On October 10, 2015, the PBOC told investors it would continue to let the yuan be affected by market forces. It also reassured them that the movement would not be sudden. The PBOC wanted to allow the yuan to evolve slowly toward a floating exchange rate. That would give it more flexibility with monetary policy. It's another step toward promoting the yuan to replace the dollar as the world's global reserve currency.
On January 6, 2016, the PBOC further relaxed its control of the yuan as part of China's economic reform. It allowed the yuan to fall to 6.5567 from 6.5084 on January 1, 2016. The uncertainty over the yuan's future helped send the Dow down 400 points. By the end of that week, the yuan had fallen to 6.5853, sending the Dow down more than 1,000 points.
The PBOC wanted the International Monetary Fund to designate the yuan as an official reserve currency. The IMF required the yuan to be driven more by market forces, even if it meant greater market volatility.
The central bank's policy change caught global markets off guard. Many traders and businesses had hedged their exposure to the yuan. Since the yuan hadn't changed much in value in prior years, they thought they were protected. If the yuan started trading freely, it could damage their profitability.
That uncertainty created a fourth and artificial force. In 2016, hedge funds like Hayman Capital Management began shorting the yuan and the Hong Kong dollar. They bet that the yuan would fall 40 percent by 2019. That put downward pressure on the yuan's value. That forced the PBOC to buy more yuan and impose other restrictions to keep the yuan at its target.
As the chart below shows, China kept the yuan at about the same value until 2005. The U.S. Congress accused China of keeping the yuan too low. President Bush appointed Hank Paulson as U.S. Treasury Secretary to ask China to strengthen its currency.
Chinese leaders complied. They wanted to slow China's economic growth to avoid inflation. The central bank allowed the yuan to strengthen. On January 26, 2014, the yuan reached an 18-year high. That meant one dollar could only buy 6.0487 yuan.
Since 2005, the yuan rose 33 percent against the dollar. That's a healthy rate of increase. Any more would have negative economic impacts for China. The country is desperately trying to keep its 1.3 billion people employed to raise their standard of living. China's leaders are afraid they will revolt if growth isn't fast enough.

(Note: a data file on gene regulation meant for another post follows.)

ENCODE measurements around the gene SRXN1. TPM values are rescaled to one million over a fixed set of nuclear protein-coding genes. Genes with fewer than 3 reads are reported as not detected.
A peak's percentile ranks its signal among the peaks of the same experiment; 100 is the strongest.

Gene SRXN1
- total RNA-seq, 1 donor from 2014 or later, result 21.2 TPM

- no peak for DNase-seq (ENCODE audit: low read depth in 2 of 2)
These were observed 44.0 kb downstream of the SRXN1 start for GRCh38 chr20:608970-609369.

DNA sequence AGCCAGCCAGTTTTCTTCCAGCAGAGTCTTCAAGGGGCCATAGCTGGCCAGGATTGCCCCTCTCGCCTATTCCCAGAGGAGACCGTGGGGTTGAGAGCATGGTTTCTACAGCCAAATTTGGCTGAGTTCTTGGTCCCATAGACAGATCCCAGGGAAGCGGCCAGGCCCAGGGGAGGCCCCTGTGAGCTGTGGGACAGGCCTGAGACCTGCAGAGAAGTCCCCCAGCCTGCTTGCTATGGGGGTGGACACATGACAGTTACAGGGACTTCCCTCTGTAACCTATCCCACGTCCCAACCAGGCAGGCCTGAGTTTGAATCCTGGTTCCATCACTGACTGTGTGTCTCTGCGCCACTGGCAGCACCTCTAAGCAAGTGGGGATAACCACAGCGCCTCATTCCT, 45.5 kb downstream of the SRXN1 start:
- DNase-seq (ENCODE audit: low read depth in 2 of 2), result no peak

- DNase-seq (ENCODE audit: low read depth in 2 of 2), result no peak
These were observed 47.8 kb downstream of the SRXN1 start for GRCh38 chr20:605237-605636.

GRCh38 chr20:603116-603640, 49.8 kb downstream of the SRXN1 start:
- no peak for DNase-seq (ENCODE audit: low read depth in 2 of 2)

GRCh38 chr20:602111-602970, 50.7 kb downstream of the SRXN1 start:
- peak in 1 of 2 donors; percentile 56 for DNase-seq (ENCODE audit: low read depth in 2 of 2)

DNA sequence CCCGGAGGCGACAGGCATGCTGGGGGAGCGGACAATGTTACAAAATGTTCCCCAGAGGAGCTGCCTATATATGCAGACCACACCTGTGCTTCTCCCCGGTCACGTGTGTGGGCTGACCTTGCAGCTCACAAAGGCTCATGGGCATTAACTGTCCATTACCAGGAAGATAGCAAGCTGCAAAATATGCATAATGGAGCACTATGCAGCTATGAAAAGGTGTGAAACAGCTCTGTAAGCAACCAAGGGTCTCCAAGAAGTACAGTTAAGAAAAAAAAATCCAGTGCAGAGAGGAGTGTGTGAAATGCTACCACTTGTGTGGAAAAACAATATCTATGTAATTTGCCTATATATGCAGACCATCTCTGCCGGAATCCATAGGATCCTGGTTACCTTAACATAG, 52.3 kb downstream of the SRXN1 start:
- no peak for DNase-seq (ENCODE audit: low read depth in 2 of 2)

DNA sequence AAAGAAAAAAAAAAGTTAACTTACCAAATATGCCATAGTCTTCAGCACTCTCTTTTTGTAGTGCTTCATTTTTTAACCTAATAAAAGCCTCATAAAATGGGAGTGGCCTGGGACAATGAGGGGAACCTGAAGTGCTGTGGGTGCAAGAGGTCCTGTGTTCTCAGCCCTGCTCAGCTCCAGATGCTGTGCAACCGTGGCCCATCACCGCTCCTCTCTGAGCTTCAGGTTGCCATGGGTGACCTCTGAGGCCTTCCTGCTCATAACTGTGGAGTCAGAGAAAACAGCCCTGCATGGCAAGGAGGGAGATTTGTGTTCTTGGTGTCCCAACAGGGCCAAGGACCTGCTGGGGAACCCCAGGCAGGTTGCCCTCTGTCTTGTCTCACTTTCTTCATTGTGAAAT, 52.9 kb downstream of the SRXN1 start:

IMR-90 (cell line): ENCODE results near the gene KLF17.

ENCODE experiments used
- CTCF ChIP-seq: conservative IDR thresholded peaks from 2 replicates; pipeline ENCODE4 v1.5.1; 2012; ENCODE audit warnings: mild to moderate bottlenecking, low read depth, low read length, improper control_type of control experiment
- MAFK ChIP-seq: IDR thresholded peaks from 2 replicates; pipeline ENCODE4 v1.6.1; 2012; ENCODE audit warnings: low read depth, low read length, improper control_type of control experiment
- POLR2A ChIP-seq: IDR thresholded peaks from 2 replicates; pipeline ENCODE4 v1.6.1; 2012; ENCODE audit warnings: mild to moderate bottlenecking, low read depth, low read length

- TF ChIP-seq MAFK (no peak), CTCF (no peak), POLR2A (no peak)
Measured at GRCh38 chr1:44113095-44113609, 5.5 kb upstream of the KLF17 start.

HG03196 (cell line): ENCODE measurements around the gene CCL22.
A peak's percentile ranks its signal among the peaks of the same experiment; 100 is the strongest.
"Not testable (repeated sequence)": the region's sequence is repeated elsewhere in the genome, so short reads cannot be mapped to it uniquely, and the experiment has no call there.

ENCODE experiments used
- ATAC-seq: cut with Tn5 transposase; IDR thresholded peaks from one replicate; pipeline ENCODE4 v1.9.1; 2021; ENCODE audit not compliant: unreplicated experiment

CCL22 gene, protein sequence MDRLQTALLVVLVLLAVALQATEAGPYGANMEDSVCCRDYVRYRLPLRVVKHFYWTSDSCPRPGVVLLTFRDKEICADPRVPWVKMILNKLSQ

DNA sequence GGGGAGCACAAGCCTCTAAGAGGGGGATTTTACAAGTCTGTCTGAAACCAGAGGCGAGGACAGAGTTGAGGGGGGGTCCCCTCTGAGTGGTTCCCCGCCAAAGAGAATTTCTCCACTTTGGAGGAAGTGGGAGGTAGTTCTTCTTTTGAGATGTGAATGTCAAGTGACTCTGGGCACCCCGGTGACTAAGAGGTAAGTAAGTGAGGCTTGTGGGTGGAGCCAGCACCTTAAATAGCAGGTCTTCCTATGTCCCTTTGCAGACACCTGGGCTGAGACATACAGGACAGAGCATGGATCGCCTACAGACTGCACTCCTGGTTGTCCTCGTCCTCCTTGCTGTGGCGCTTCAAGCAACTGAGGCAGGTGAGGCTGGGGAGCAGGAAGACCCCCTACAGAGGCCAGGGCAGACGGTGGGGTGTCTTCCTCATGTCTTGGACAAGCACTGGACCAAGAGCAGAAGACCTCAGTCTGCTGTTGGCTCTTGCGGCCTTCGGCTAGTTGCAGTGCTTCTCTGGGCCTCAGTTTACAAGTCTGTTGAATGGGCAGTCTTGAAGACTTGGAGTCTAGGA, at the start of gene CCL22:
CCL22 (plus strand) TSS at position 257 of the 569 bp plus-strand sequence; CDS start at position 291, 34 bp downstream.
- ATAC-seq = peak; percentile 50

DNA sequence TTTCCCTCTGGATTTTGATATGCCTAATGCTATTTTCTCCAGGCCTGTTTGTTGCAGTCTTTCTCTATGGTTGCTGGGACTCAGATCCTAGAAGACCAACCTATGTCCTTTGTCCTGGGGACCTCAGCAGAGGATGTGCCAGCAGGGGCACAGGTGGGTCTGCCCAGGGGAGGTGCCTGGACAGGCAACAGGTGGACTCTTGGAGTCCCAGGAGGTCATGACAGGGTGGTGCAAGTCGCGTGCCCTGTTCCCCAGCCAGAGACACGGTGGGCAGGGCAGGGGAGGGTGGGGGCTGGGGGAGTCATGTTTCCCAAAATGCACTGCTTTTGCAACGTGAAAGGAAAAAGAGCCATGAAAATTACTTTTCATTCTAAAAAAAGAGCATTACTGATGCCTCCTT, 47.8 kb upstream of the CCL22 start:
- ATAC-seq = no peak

Despite the yuan's controlled rise, many analysts still thought the Chinese government kept the yuan artificially low. They said it needed to rise 30 percent more in value. They argued that if China allowed the yuan to float freely, it would be more valuable than the dollar because of China's strong economy.
Between 2014 and 2018, China's central bank has allowed the yuan to weaken again to boost its exports. The dollar rose 15 percent against most major currencies in 2014, dragging the yuan with it. The yuan was overvalued compared to its other trading partners that weren't pegged to the dollar. Since 2005, it had risen 55.7 percent adjusting for inflation.
Dollar to Yuan Conversion by Year
- 2000: 8.279
- 2001: 8.278
- 2002: 8.277
- 2003: 8.280
- 2004: 8.277
- 2005: 8.277 - China agreed with Hank Paulson's request to strengthen yuan.
- 2006: 8.070
- 2007: 7.805
- 2008: 7.296
- 2009: 6.827
- 2010: 6.827
- 2011: 6.589
- 2012: 6.294
- 2013: 6.230 - U.S. trade deficit with China hit record.
- 2014: 6.050 - Yuan reached 18-year high in January.
- 2015: 6.205 - China relaxed its peg and the yuan weakened.
- 2016: 6.534 - China further weakened the yuan to boost exports and limit capital flight.
- 2017: 6.958 -
- 2018: 6.491 - China strengthened yuan to appease President Trump.
(Note: All rates are as of the first business day of the year. Sources: "FRB H.10 Historical Rates for the Chinese Yuan Renminbi," Federal Reserve. OANDA Currency Converter)